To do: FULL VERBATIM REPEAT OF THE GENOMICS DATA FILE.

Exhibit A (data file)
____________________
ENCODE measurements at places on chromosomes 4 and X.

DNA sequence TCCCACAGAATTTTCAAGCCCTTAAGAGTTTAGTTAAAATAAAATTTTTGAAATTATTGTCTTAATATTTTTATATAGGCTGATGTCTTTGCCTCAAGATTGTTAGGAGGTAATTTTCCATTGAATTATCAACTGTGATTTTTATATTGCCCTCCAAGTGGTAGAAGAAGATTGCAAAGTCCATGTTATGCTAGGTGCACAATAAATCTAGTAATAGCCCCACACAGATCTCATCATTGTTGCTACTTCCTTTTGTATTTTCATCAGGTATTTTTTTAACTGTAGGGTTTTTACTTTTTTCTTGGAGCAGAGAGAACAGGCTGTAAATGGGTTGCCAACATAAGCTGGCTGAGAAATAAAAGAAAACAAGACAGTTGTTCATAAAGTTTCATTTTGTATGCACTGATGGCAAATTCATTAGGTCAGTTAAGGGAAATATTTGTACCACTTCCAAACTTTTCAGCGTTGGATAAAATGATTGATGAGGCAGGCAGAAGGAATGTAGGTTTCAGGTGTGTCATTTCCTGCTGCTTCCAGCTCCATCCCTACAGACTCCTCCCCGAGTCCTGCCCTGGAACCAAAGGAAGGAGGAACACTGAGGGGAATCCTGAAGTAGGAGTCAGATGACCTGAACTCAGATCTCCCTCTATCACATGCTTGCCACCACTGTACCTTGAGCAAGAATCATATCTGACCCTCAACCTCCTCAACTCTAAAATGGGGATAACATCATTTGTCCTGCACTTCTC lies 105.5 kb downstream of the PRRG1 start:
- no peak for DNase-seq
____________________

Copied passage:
ENCODE measurements at places on chromosomes 4 and X.

DNA sequence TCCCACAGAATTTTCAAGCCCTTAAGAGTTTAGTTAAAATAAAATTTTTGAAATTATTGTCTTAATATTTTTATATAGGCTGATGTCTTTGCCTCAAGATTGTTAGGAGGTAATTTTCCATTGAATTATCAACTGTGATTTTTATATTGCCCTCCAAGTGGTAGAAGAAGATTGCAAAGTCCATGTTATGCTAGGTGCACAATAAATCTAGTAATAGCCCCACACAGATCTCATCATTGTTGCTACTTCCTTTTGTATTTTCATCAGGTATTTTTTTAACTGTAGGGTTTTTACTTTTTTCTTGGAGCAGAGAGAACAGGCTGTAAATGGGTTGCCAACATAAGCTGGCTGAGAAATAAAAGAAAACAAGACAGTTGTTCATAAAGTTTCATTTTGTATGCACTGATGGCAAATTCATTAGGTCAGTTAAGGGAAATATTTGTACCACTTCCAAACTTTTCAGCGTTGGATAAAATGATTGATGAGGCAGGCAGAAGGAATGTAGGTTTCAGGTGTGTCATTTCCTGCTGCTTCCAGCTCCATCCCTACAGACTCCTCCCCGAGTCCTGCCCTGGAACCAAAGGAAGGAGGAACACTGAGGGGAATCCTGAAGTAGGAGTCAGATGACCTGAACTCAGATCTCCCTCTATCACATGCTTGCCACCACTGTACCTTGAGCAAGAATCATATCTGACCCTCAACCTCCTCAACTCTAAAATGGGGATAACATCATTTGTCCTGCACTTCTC lies 105.5 kb downstream of the PRRG1 start:
- no peak for DNase-seq